Gut Symbionts in Arthropods

Insects may contain complex and diverse societies of microbes in their guts, yet relatively little is known about how these resident microbes shape the physiology of their hosts (Cazemier et al. 1997, Kaufman et al. 2000). The primary habitat for microorganisms associated with insects is the hindgut. The termite gut is one of the better studied examples, and molecular tools are improving our ability to resolve the taxonomy of the complex relationships among termite gut symbionts.

The hindguts of termites can be compared to small bioreactors where wood and litter are degraded, with the help of symbiotic microorganisms, to provide nutrients. The hindgut of termites is a structured environment with distinct microhabitats (Brune and Friedrich 2000). The dense gut microbiota includes organisms from the Bacteria, Archaea, eukaryotes, and yeasts. These diverse organisms do not occur randomly within the gut but may be suspended in the gut contents, located within or on the surface of flagellates, or attached to the gut wall. The identity, exact number, and location of most is inadequately known because these organisms are difficult to culture. Molecular tools are providing significant new information. The spirochaetes, which account for as many as 50% of the organisms present in some termites, are a distinct phylum within the bacterial domain, but relatively little is known about them. One molecular analysis of spirochaetes in the termite Reticulitermes flavipes suggested there are at least 21 previously unknown species of Treponema (Lilburn et al. 1999). The authors concluded that the long-recognized and striking morphological diversity of termite gut spirochaetes is paralleled by their genetic diversity, which could reflect substantial physiological diversity (Lilburn et al. 1999).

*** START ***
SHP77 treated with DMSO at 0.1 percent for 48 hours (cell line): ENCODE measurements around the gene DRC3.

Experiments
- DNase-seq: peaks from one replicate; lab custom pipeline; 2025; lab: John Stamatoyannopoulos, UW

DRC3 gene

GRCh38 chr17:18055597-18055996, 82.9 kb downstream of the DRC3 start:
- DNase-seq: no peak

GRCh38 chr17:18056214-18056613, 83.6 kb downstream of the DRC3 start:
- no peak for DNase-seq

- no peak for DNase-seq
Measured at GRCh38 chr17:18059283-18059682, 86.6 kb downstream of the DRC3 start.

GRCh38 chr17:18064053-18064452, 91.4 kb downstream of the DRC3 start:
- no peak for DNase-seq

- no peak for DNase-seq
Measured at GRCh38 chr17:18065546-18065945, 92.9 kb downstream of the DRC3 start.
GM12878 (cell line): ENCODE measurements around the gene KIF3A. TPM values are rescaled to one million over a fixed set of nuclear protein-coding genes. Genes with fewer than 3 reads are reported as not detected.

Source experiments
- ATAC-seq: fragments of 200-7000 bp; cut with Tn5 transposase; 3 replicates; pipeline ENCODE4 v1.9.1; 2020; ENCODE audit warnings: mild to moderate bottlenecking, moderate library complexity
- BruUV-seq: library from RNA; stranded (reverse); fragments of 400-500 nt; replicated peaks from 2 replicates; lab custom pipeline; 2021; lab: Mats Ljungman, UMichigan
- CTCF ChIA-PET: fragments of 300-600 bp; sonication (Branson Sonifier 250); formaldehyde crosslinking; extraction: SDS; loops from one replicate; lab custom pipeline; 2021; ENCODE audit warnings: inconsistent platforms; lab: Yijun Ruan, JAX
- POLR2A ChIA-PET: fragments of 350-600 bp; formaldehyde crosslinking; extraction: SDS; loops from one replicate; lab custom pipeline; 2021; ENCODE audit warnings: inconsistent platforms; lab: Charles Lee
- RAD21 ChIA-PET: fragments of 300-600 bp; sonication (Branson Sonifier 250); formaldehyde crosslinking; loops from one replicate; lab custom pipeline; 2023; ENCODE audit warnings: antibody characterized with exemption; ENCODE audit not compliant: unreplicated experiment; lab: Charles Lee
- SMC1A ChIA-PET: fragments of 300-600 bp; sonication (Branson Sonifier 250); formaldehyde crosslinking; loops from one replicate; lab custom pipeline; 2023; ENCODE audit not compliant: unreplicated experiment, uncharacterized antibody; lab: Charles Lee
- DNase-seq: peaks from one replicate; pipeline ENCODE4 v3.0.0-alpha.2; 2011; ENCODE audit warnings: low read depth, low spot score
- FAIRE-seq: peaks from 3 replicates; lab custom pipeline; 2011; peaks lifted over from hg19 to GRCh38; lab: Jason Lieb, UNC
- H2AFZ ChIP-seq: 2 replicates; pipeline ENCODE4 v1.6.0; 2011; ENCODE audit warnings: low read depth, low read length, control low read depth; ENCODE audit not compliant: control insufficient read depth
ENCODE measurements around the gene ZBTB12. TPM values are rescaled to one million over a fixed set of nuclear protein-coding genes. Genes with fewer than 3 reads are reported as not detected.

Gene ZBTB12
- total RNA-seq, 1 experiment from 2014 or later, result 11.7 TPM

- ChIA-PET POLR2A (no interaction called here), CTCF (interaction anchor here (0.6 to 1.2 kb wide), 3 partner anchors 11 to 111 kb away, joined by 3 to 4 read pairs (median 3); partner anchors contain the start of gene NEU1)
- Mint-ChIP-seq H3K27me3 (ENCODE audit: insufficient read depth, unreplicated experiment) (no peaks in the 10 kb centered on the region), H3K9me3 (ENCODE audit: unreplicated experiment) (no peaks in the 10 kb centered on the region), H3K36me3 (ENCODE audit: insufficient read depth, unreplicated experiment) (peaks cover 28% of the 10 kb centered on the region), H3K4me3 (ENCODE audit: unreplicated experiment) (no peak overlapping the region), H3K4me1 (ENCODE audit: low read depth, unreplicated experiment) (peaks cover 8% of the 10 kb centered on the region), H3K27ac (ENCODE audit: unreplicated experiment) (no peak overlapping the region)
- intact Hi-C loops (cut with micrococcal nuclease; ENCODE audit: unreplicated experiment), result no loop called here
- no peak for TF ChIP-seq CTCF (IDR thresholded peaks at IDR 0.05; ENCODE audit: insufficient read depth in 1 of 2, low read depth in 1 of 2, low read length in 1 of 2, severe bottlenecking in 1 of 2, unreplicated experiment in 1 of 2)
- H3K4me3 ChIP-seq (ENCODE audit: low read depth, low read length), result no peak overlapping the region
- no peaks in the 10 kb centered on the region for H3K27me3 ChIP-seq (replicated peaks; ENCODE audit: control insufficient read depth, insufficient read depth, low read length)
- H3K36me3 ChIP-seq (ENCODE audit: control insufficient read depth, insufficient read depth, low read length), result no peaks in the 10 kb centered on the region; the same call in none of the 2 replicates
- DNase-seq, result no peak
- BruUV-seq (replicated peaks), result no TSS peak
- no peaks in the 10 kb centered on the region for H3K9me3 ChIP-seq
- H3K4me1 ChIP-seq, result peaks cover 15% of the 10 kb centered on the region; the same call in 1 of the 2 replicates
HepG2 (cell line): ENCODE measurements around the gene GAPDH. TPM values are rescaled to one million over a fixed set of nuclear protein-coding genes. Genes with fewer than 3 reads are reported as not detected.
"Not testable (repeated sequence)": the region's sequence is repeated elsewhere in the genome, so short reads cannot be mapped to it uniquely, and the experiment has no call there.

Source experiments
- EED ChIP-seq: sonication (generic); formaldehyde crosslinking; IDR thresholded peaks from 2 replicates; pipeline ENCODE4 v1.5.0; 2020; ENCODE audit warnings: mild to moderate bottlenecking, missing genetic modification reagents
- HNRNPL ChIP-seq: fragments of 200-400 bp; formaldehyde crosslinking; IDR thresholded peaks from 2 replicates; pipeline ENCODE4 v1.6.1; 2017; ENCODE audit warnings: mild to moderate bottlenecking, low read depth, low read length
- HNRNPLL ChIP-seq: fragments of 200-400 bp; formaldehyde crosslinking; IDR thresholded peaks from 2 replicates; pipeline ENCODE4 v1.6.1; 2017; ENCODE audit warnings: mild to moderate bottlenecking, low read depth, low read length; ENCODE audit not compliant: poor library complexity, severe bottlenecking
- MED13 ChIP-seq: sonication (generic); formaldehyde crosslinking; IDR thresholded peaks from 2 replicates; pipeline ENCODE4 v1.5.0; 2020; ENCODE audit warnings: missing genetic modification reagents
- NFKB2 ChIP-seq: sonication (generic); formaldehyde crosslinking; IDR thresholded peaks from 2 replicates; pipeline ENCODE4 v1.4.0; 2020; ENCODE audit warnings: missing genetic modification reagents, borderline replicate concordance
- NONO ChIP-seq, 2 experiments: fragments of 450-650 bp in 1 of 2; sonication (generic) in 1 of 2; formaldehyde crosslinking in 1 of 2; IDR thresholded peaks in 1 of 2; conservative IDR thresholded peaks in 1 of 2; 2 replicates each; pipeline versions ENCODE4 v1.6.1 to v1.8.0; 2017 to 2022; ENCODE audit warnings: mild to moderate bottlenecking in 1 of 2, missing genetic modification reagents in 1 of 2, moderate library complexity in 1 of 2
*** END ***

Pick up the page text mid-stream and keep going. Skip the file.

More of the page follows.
Omnivorous cockroaches also have gut microbial communities, but the associations are less interdependent than those of termites. As in termites, the gut microbial communities in cockroaches anaerobically degrade plant polymers and include hydrogen-consuming bacteria, especially methanogens. The densities of these microorganisms can be enormous; for example, 5 x 1012 bacteria per ml were found in the hindgut of the cockroach Periplaneta americana (Cazemier et al. 1997).

Antlions (Myrmeleontidae) suck out the body fluids of their prey after first paralyzing them with a toxin produced by salivary gland secretions produced by bacteria located in the salivary glands. The paralyzing toxin produced by these bacterial endosymbionts is a homolog of GroEL, a heat-shock protein that functions as a molecular chaperone in E. coli (Yoshida et al. 2001). In the antlion, the GroEL protein may act on receptors in prey insects to induce paralysis. The antlion symbionts perhaps evolved this nonchaperone function to establish a mutually beneficial antlion-bacterium relationship. Yoshida et al. (2001) speculated that insecticidal proteins may be produced by other endosymbionts to help additional fluid-feeding predatory insects.